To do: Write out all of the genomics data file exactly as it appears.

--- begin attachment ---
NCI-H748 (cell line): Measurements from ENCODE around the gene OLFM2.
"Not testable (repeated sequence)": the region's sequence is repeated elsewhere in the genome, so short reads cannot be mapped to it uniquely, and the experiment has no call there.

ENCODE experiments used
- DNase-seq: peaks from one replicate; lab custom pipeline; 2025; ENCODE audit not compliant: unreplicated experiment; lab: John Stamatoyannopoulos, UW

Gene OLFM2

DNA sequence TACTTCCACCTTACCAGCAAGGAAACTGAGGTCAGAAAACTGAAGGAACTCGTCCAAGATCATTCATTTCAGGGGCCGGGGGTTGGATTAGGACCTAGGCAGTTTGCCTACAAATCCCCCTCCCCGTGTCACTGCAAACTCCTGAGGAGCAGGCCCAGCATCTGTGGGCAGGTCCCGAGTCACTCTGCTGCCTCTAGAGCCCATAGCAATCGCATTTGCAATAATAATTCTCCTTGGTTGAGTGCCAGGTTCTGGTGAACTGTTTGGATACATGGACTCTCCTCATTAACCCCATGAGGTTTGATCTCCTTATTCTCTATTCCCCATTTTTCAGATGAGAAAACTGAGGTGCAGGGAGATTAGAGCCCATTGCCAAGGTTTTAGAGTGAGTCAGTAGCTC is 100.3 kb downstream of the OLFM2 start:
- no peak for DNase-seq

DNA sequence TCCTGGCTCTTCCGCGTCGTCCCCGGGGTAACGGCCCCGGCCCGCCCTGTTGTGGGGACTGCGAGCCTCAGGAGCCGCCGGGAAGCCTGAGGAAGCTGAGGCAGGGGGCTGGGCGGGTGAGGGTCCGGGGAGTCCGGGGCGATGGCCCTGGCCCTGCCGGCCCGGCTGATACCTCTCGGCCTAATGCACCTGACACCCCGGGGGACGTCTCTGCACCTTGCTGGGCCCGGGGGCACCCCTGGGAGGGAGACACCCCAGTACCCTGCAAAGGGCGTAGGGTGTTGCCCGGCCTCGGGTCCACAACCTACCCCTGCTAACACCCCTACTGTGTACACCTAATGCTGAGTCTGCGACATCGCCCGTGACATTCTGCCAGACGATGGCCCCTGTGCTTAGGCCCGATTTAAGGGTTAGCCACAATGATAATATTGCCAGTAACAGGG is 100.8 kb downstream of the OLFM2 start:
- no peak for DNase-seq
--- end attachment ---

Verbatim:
NCI-H748 (cell line): Measurements from ENCODE around the gene OLFM2.
"Not testable (repeated sequence)": the region's sequence is repeated elsewhere in the genome, so short reads cannot be mapped to it uniquely, and the experiment has no call there.

ENCODE experiments used
- DNase-seq: peaks from one replicate; lab custom pipeline; 2025; ENCODE audit not compliant: unreplicated experiment; lab: John Stamatoyannopoulos, UW

Gene OLFM2

DNA sequence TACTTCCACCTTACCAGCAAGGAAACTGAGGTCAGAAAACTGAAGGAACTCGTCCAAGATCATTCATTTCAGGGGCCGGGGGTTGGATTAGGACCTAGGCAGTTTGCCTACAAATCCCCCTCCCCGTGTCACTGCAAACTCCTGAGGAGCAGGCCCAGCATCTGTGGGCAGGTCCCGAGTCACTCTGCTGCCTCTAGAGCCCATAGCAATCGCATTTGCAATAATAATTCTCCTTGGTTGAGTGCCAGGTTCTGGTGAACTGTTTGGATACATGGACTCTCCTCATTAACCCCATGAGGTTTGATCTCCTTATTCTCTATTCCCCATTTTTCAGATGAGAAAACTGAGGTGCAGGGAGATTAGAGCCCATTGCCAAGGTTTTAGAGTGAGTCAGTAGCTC is 100.3 kb downstream of the OLFM2 start:
- no peak for DNase-seq

DNA sequence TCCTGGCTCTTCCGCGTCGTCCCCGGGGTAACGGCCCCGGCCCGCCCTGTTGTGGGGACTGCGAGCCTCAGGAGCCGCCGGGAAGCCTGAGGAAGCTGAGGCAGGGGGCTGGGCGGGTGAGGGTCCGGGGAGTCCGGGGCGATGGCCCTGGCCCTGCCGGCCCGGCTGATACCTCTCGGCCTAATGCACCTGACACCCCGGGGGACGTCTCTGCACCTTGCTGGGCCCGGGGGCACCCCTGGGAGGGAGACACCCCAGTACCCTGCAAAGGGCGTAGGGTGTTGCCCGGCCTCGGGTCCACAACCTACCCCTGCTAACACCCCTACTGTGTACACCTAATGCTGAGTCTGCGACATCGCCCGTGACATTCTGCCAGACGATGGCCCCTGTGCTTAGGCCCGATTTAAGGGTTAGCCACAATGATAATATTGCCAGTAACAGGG is 100.8 kb downstream of the OLFM2 start:
- no peak for DNase-seq